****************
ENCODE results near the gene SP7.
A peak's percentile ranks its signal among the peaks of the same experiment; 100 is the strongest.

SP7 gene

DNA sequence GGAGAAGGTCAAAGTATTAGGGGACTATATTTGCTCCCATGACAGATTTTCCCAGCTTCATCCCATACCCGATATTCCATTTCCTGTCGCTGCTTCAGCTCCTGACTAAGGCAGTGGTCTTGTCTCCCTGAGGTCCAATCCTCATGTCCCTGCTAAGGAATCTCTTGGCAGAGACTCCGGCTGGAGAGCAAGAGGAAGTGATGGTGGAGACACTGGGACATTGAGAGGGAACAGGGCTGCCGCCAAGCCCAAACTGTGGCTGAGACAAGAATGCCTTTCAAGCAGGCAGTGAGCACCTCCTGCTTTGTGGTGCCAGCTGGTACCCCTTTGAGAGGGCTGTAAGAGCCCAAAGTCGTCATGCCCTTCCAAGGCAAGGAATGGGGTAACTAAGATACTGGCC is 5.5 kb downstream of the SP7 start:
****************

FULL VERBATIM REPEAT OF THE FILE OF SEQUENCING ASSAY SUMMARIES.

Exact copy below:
ENCODE results near the gene SP7.
A peak's percentile ranks its signal among the peaks of the same experiment; 100 is the strongest.

SP7 gene

DNA sequence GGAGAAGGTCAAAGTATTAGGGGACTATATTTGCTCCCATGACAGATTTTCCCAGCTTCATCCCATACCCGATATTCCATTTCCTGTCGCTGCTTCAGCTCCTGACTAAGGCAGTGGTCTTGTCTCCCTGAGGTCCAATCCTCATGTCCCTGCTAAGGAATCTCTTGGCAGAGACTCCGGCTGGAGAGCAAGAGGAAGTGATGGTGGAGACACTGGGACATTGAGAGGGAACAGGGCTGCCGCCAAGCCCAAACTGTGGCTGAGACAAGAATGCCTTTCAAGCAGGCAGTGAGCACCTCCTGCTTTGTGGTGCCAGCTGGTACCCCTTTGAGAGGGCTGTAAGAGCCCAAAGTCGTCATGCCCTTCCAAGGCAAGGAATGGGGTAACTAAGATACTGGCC is 5.5 kb downstream of the SP7 start: